Simply put, there’s no adequate way to prepare for the over-the-top spectacle of Rio’s famous 5-day bacchanal celebration.
Leading up to the beginning of Lent on Ash Wednesday, Brazil’s most famous festival celebrates life on a grand scale, compensating for the Christian faithful’s fasting in the days ahead.
WanderBoomer, before Carnival
I had arrived in Rio de Janeiro a few days before the start of Carnival, eager to meet up with Brazilian friends I had met on their visit to the States. Everywhere I turned in the city, newspaper headlines, billboards and TV announcers screamed in Portuguese, “Carnaval! Carnaval!” accompanied by photos of smiling dancers in elaborate costumes partying on top of lavishly decorated parade floats. Samba music filled the airwaves. And all that happened before the festival started.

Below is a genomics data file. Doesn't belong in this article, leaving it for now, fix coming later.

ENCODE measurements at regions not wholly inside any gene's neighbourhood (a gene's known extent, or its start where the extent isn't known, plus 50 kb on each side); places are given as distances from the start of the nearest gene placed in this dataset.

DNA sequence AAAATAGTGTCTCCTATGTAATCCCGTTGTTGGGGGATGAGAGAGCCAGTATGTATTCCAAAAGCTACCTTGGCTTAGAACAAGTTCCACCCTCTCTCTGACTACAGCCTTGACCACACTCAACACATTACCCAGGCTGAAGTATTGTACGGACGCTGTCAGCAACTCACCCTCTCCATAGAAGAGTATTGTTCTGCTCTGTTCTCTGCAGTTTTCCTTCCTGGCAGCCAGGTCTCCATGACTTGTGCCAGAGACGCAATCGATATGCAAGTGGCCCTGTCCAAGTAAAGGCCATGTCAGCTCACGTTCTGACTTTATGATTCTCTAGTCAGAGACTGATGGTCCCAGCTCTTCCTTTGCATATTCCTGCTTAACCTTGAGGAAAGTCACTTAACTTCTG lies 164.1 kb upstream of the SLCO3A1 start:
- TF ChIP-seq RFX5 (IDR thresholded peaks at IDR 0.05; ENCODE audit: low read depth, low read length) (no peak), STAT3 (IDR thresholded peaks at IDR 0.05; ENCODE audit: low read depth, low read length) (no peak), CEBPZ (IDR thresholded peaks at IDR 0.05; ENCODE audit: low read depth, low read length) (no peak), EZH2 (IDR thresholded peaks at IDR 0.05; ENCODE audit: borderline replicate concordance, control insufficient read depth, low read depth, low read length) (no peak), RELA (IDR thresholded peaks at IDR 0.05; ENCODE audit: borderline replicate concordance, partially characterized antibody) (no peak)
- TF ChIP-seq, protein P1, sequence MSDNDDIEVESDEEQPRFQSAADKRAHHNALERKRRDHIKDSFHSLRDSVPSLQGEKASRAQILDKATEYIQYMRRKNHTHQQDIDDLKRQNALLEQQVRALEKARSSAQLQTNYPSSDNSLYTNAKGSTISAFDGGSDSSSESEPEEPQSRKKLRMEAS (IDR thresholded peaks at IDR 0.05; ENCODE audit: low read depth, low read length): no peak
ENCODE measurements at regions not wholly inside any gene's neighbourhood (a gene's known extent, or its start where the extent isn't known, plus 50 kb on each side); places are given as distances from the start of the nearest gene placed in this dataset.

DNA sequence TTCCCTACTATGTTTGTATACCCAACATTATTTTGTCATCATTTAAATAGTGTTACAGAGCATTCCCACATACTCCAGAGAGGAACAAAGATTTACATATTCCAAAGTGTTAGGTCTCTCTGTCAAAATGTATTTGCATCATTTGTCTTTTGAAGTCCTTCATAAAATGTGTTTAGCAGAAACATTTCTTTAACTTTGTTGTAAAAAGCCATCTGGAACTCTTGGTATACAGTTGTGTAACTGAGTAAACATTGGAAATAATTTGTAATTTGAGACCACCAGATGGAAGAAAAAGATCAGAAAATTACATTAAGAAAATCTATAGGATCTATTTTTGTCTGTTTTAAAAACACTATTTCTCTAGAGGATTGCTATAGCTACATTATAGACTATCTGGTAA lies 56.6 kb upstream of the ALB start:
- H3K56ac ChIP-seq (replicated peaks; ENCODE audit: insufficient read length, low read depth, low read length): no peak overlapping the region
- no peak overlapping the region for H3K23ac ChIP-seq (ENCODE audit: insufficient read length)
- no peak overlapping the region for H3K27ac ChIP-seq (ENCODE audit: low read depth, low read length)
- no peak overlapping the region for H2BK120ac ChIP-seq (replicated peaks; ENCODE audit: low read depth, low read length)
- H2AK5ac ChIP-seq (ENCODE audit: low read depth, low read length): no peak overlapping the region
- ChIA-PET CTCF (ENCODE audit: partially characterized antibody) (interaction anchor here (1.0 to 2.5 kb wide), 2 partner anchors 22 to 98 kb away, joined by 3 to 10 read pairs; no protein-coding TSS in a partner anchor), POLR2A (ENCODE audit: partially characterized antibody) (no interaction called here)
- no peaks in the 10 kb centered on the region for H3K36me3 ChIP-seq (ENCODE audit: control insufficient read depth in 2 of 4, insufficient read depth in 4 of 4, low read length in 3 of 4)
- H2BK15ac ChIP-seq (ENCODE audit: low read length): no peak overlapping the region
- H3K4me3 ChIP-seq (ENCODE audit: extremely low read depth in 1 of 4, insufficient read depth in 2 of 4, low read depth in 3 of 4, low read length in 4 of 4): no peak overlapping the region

Once Carnival began, all-night neighborhood street parties sprang out throughout Ipanema and Copacabana. Many Cariocas (locals) had already fled the city, businesses shut down and traffic came to a halt.
Cross-dressers took to the streets, teasing passerby’s with their come-hither looks and invitations to embrace the spirit and mischief of Carnival. The fun spilled over into the nightclub scene where the music never stopped, allowing individual musicians to slip off stage for only a short break while the rest of us danced on and on.
So, go ahead, add Rio’s Carnival to your travel bucket list, but only if you’re ready to accept that life as you know it today will never – ever – be the same again.
WanderBoomer, after Carnival
What about you, wanderboomers? Ready to blame your new persona on Rio?